• Backgrounds: Some images that you’ll use to create a side-scrolling background for the game. Includes images of a galaxy, sunrise, and spatial anomolies (that will move quite slowly), and an image of some space dust (that will go in front and move a little bit faster).
  • Fonts: A bitmap font created with Glyph Designer that we’ll use to display some text in the game later on.
  • Particles: Some special effects we’ll be using to create the effect of some stars flying by, created with Particle Designer.
  • Sounds: Some space-themed background music and sound effects, created with Garage Band and cxfr.
  • Spritesheets: Contains an image in the pvr.ccz format containing several smaller images that we’ll be using in the game, including the asteroid, space ship, etc. This was created with Texture Packer – you’ll need this if you want to look at the pvr.ccz.

Don’t worry if you don’t have any of these tools installed – you don’t need them for this tutorial, since you can use these premade files. You can always try out these tools later!

Here’s what Sprites.pvr.ccz looks like by the way:

Sprite Sheet created with Texture Packer

In case you’re wondering why we’re combining all those images into a large image like this, it’s because it helps conserve memory and improve performance while making the game.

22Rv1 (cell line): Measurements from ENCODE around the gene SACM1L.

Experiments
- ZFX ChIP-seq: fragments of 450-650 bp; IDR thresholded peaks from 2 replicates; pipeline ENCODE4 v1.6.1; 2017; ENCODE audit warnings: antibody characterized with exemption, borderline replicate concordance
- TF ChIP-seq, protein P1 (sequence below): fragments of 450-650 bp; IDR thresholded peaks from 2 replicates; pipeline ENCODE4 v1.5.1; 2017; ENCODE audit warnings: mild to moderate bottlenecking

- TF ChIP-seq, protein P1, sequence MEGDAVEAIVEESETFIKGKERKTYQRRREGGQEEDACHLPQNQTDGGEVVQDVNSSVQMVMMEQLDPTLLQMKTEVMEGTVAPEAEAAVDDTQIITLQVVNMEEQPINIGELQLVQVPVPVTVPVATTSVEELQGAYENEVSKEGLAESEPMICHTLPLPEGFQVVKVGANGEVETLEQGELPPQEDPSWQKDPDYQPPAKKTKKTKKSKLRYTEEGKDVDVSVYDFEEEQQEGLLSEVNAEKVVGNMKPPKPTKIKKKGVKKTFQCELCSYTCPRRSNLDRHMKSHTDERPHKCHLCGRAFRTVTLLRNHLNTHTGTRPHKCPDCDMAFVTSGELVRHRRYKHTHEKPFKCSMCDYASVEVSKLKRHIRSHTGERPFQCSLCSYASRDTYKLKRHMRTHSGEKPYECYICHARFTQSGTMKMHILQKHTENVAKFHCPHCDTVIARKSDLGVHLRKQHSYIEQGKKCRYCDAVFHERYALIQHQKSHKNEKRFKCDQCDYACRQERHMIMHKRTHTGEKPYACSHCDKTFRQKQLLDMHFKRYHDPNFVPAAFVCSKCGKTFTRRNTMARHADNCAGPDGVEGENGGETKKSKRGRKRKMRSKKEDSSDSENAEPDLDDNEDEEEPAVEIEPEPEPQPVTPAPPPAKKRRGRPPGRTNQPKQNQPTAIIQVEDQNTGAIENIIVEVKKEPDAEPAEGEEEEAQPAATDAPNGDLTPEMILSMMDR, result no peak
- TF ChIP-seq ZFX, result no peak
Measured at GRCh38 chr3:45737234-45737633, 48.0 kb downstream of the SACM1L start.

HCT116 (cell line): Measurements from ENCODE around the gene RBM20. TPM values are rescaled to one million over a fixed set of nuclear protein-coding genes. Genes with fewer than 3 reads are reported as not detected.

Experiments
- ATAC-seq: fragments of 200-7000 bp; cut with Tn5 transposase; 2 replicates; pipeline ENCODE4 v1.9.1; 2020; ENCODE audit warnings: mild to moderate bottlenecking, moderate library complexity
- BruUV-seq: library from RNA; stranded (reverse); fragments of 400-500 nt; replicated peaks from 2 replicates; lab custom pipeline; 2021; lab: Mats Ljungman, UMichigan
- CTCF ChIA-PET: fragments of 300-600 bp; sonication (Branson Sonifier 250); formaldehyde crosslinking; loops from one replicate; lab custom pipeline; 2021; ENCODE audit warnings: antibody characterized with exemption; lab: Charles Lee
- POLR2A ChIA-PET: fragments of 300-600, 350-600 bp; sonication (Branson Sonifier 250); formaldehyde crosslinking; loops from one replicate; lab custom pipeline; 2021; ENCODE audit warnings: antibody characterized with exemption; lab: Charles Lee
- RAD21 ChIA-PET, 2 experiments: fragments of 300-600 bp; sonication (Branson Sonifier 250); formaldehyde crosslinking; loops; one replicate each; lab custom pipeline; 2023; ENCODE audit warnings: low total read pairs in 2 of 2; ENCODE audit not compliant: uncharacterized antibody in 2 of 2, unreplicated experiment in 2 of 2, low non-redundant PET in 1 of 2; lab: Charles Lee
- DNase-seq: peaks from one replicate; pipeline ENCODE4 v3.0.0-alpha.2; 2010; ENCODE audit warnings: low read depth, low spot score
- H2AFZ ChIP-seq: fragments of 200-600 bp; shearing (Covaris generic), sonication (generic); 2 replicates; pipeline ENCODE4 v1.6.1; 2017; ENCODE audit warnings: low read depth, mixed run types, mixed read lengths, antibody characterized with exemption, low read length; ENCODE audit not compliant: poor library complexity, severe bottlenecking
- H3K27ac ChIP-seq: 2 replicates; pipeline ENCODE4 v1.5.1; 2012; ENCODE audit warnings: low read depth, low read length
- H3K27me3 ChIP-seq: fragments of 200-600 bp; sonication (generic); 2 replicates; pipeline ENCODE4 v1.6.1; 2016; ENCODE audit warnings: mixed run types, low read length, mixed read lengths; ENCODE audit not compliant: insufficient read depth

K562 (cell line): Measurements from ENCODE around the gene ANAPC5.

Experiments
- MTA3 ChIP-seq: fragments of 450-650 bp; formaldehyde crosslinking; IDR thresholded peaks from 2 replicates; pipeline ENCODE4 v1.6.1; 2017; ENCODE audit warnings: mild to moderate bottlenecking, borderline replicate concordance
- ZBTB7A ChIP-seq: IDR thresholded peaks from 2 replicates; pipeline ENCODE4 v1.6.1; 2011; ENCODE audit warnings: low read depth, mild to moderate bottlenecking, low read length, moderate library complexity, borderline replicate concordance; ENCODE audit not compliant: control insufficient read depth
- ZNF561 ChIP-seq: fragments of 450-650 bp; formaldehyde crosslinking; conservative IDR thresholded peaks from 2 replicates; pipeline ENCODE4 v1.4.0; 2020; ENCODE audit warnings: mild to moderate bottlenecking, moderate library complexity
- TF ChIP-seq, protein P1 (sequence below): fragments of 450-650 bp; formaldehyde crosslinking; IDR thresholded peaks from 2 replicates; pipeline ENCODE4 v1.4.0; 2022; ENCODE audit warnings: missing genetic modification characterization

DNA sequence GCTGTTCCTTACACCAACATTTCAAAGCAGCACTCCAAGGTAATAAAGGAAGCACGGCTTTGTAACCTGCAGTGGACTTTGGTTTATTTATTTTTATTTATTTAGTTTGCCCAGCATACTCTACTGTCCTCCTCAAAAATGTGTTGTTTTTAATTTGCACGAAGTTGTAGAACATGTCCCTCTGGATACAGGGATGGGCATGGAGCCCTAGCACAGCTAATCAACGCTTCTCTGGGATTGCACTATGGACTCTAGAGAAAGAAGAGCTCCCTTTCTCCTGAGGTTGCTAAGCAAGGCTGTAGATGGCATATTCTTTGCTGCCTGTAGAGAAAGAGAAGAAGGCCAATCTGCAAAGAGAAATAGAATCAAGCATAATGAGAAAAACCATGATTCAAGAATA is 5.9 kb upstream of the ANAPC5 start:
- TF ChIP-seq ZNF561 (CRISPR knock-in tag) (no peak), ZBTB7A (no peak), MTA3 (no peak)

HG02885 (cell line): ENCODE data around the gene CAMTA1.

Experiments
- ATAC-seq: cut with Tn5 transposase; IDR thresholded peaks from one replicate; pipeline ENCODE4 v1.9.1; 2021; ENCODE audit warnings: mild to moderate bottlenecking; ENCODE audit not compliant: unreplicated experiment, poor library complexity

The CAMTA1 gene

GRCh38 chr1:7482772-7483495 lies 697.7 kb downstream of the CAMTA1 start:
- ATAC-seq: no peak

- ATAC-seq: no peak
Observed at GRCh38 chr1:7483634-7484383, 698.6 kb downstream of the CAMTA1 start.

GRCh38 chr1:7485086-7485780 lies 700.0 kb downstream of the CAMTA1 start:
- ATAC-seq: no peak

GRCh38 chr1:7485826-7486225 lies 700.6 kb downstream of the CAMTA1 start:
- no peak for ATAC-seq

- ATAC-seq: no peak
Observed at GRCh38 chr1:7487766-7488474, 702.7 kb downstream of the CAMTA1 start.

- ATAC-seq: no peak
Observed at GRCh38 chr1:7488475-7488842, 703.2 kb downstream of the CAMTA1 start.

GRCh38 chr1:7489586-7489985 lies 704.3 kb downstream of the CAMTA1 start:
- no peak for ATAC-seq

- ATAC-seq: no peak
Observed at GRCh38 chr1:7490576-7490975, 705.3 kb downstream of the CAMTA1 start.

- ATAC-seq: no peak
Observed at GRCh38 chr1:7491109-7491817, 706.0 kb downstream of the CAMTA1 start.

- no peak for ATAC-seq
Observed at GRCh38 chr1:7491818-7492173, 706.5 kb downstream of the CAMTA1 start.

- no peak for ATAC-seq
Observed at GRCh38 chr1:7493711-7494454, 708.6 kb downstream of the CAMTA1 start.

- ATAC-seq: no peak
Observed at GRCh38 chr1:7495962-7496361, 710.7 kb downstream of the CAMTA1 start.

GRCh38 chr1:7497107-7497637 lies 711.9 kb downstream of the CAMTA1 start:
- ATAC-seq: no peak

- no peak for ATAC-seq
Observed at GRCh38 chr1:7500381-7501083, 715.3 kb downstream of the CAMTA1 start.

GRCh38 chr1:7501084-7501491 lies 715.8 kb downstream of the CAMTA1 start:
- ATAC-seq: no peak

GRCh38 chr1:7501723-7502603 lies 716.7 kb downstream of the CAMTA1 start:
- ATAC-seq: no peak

It’s a good practice to get into, so we’re starting you out with it early! :]

Adding a Space Ship

Let’s start things out nice and simple by adding the space ship to the screen!

Start by opening HelloWorldLayer.h, and add two new instance variables inside the @interface:

CCSpriteBatchNode *_batchNode;
CCSprite *_ship;

The first variable (_batchNode) is necessary because we’re storing all of our images inside a single image, and using this helps us batch up all the drawing work.

The second variable (_ship) represents the space ship on the screen.

Next move to HelloWorldLayer.m, and replace the init method with the following:

-(id) init
    if( (self=[super init])) {
        _batchNode = [CCSpriteBatchNode batchNodeWithFile:@"Sprites.pvr.ccz"]; // 1
        [self addChild:_batchNode]; // 2
        [[CCSpriteFrameCache sharedSpriteFrameCache] addSpriteFramesWithFile:@"Sprites.plist"]; // 3

        _ship = [CCSprite spriteWithSpriteFrameName:@"SpaceFlier_sm_1.png"];  // 4
        CGSize winSize = [CCDirector sharedDirector].winSize; // 5
        _ship.position = ccp(winSize.width * 0.1, winSize.height * 0.5); // 6
        [_batchNode addChild:_ship z:1]; // 7
    return self;

Let’s go over this step by step:

  1. Creates a CCSpriteBatchNode to batch up all of the drawing of objects from the same large image. Passes in the image name (Sprites.pvr.ccz).
  2. Adds the CCSpriteBatchNode to the layer so it will be drawn.
  3. Loads the Sprites.plist file, which contains information on where inside the large image each of the smaller images lies. This lets you easily retrieve the sub-images later with spriteWithSpriteFrameName.
  4. Creates a new Sprite using the SpaceFlier_sm_1.png image, which is a sub-image within the large image.
  5. Gets the size of the screen from the CCDirectory – we’ll need this in a second.
  6. Sets the position of the ship so that it’s 10% along the width of the screen, and 50% along the height. Note that by default the position of the ship is the center of the ship.
  7. Adds the ship to the batchNode so that the drawing of the sprite is batched up.

Compile and run your project, and you should see your ship image appear on the screen!

Added space ship sprite to scene